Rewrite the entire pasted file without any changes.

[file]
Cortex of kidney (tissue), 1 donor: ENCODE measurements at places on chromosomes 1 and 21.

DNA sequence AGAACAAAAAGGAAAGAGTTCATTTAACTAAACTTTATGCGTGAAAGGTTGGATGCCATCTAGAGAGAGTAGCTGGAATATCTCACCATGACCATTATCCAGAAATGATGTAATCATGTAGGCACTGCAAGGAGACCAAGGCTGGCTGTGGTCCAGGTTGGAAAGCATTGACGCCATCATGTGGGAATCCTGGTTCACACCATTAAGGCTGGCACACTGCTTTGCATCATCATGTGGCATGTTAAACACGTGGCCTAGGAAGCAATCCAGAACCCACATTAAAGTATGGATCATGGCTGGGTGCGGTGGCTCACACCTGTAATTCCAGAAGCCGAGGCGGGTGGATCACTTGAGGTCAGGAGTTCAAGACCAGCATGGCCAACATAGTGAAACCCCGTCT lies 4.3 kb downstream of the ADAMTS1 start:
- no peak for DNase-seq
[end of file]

Cortex of kidney (tissue), 1 donor: ENCODE measurements at places on chromosomes 1 and 21.

DNA sequence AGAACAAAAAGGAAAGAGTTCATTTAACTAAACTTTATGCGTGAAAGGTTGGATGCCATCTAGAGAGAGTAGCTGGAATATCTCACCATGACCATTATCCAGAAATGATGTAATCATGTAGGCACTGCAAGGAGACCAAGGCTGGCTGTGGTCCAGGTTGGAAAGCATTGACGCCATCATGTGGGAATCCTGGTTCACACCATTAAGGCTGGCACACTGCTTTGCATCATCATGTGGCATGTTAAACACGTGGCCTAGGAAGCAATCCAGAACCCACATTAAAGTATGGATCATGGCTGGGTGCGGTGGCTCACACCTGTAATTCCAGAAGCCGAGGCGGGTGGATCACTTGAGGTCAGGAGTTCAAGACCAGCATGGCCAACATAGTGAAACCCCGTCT lies 4.3 kb downstream of the ADAMTS1 start:
- no peak for DNase-seq